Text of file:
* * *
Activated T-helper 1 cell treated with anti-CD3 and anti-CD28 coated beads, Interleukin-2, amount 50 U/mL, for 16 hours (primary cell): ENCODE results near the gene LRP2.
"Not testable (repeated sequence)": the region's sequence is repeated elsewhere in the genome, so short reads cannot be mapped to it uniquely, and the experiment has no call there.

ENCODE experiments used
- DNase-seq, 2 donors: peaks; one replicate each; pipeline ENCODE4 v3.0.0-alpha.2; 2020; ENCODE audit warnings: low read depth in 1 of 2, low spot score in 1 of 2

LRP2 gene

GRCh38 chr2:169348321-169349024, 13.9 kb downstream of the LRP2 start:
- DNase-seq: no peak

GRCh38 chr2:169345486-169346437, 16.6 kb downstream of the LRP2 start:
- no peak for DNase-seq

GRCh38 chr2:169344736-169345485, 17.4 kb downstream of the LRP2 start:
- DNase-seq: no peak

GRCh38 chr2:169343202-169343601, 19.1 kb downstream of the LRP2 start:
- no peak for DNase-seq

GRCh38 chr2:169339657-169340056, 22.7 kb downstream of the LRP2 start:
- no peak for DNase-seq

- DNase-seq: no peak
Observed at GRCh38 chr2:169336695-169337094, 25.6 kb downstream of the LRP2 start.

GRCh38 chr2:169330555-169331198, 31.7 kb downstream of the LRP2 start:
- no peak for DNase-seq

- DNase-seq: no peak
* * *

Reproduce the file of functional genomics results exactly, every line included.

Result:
Activated T-helper 1 cell treated with anti-CD3 and anti-CD28 coated beads, Interleukin-2, amount 50 U/mL, for 16 hours (primary cell): ENCODE results near the gene LRP2.
"Not testable (repeated sequence)": the region's sequence is repeated elsewhere in the genome, so short reads cannot be mapped to it uniquely, and the experiment has no call there.

ENCODE experiments used
- DNase-seq, 2 donors: peaks; one replicate each; pipeline ENCODE4 v3.0.0-alpha.2; 2020; ENCODE audit warnings: low read depth in 1 of 2, low spot score in 1 of 2

LRP2 gene

GRCh38 chr2:169348321-169349024, 13.9 kb downstream of the LRP2 start:
- DNase-seq: no peak

GRCh38 chr2:169345486-169346437, 16.6 kb downstream of the LRP2 start:
- no peak for DNase-seq

GRCh38 chr2:169344736-169345485, 17.4 kb downstream of the LRP2 start:
- DNase-seq: no peak

GRCh38 chr2:169343202-169343601, 19.1 kb downstream of the LRP2 start:
- no peak for DNase-seq

GRCh38 chr2:169339657-169340056, 22.7 kb downstream of the LRP2 start:
- no peak for DNase-seq

- DNase-seq: no peak
Observed at GRCh38 chr2:169336695-169337094, 25.6 kb downstream of the LRP2 start.

GRCh38 chr2:169330555-169331198, 31.7 kb downstream of the LRP2 start:
- no peak for DNase-seq

- DNase-seq: no peak